AL: There is so much humor in these pages, despite the existential grappling. In one of my favorite stories, “Loving Homes for Lost and Broken Men,” we’re told that “husbands without loving homes could end up on the streets, eating junk food, openly farting, harassing young women, impersonating dead celebrities.” Do you think of humor as a survival tool? Is it true in your own life?

AH: Telling jokes and transforming pain and frustration and anger into humor is absolutely a coping mechanism that I’ve used. “Loving Homes for Lost & Broken Men” is a story that’s very much expressing my frustrations with the heteropatriarchy. I think rather than writing a long screed, being able to write a story that invokes humor and that invites people in who would otherwise avoid such subject matter is a way to communicate what I’m feeling. I hope it’s more fun and creates more connections and openness, while also offering catharsis.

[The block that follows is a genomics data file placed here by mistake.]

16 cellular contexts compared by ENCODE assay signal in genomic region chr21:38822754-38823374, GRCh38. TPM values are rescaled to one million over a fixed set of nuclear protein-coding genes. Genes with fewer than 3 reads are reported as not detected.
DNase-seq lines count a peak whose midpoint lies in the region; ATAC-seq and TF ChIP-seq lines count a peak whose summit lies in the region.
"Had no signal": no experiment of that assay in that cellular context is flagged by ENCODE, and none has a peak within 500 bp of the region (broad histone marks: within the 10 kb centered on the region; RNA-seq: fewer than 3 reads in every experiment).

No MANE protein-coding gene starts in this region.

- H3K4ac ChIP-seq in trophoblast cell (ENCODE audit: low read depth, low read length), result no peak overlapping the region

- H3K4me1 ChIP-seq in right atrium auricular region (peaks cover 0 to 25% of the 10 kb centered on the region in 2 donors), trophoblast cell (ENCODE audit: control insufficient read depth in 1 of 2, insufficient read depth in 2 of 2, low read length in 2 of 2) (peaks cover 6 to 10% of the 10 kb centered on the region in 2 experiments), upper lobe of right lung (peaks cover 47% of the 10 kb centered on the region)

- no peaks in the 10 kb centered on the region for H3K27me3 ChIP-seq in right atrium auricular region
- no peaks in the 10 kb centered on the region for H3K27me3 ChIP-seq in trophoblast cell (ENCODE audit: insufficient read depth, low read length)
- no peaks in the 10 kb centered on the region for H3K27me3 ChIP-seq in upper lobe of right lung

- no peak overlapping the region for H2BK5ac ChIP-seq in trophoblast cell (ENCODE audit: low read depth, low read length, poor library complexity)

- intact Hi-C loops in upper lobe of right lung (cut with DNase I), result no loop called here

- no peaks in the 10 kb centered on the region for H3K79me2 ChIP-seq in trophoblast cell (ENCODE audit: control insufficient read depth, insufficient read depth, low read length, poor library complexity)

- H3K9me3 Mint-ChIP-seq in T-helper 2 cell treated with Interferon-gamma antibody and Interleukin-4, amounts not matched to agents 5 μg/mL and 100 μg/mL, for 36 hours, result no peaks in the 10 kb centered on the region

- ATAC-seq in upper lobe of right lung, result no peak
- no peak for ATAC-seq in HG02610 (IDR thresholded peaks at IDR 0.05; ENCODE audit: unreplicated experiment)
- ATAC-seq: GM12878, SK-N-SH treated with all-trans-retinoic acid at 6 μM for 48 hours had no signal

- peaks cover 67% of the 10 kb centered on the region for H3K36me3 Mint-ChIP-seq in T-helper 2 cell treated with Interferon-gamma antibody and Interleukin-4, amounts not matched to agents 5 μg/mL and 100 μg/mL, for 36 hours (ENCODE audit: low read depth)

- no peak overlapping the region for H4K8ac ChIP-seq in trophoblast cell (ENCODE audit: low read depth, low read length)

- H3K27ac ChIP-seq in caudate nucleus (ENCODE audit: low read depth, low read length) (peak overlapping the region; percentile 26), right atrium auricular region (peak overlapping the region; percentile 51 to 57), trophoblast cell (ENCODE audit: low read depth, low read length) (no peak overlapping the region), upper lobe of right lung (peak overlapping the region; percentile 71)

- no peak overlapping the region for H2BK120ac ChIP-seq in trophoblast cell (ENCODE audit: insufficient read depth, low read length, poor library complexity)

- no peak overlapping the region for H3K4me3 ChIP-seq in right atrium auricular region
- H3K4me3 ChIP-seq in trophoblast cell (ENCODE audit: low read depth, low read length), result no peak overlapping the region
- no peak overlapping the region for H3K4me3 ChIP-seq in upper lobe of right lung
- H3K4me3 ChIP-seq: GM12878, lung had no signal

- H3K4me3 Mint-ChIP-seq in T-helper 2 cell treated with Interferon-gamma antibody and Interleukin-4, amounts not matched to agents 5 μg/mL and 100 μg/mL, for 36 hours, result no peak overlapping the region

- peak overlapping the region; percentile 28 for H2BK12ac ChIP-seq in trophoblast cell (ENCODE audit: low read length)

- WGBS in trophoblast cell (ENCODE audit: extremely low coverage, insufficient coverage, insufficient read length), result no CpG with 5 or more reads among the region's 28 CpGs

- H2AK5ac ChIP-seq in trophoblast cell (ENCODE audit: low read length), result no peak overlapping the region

AL: What does first-person plural open up for you in a work that is about collective anxiety?

AH: That was a perspective that just kept coming back for me. I didn’t set out to write multiple stories in first person plural, but I found that point of view to be the most effective way to explore certain ideas. Whether I was writing about algorithmic dependence or reckless consumption, speaking as a collective and presenting this hive mind helped me get to the heart of what I wanted to say. The stories in this collection take on many different forms. Some are a couple of pages long, one could be called a novella. But the collection is held together by this larger exploration of what it means to live through the Anthropocene and how we might better understand our reality through metaphor, absurdity, and speculative premises. We are, on one hand, individuals living our specific individual lives, but we’re also very much all caught up in the fabric of society, we’re all part of this cultural consciousness. We’re all complicit in all kinds of collective decisions and actions that create catastrophe. Capturing that in first-person plural felt like another way to speak to that aspect of being human.

AL: I love how you take on the individual and the collective in “The Eaters,” which is about vegan zombies and survivors. One of the characters in that story, a historian and professor, talks about how it is a privilege to see the very last of anything, whether a species or a race. What is the relationship between the end and beauty? The end and the grotesque, the end and nostalgia?